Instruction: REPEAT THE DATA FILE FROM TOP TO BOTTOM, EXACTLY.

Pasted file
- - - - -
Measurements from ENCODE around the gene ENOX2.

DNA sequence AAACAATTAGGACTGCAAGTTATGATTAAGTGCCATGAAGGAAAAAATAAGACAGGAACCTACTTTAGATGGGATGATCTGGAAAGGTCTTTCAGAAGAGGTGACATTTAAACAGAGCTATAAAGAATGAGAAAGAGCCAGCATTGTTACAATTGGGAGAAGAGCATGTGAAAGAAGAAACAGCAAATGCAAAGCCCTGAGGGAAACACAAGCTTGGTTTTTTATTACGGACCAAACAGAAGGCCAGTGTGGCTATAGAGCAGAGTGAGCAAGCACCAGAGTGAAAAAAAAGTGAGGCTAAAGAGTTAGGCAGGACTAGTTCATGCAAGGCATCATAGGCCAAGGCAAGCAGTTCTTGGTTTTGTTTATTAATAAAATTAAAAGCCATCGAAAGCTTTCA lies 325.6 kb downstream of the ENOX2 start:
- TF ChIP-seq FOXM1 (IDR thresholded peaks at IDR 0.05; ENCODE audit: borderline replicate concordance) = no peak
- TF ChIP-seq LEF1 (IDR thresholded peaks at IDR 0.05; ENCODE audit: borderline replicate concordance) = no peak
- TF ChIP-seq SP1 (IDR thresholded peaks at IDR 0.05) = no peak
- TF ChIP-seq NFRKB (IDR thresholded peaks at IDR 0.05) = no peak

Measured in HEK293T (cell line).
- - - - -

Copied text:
Measurements from ENCODE around the gene ENOX2.

DNA sequence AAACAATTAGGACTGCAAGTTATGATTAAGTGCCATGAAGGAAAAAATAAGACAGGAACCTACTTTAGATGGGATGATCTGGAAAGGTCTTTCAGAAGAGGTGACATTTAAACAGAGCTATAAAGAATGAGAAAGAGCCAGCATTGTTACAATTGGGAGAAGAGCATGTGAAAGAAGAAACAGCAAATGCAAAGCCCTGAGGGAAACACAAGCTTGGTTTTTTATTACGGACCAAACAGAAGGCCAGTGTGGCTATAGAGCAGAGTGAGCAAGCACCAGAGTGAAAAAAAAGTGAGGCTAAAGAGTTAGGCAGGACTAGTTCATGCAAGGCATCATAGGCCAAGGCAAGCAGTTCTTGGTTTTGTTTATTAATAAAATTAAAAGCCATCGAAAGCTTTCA lies 325.6 kb downstream of the ENOX2 start:
- TF ChIP-seq FOXM1 (IDR thresholded peaks at IDR 0.05; ENCODE audit: borderline replicate concordance) = no peak
- TF ChIP-seq LEF1 (IDR thresholded peaks at IDR 0.05; ENCODE audit: borderline replicate concordance) = no peak
- TF ChIP-seq SP1 (IDR thresholded peaks at IDR 0.05) = no peak
- TF ChIP-seq NFRKB (IDR thresholded peaks at IDR 0.05) = no peak

Measured in HEK293T (cell line).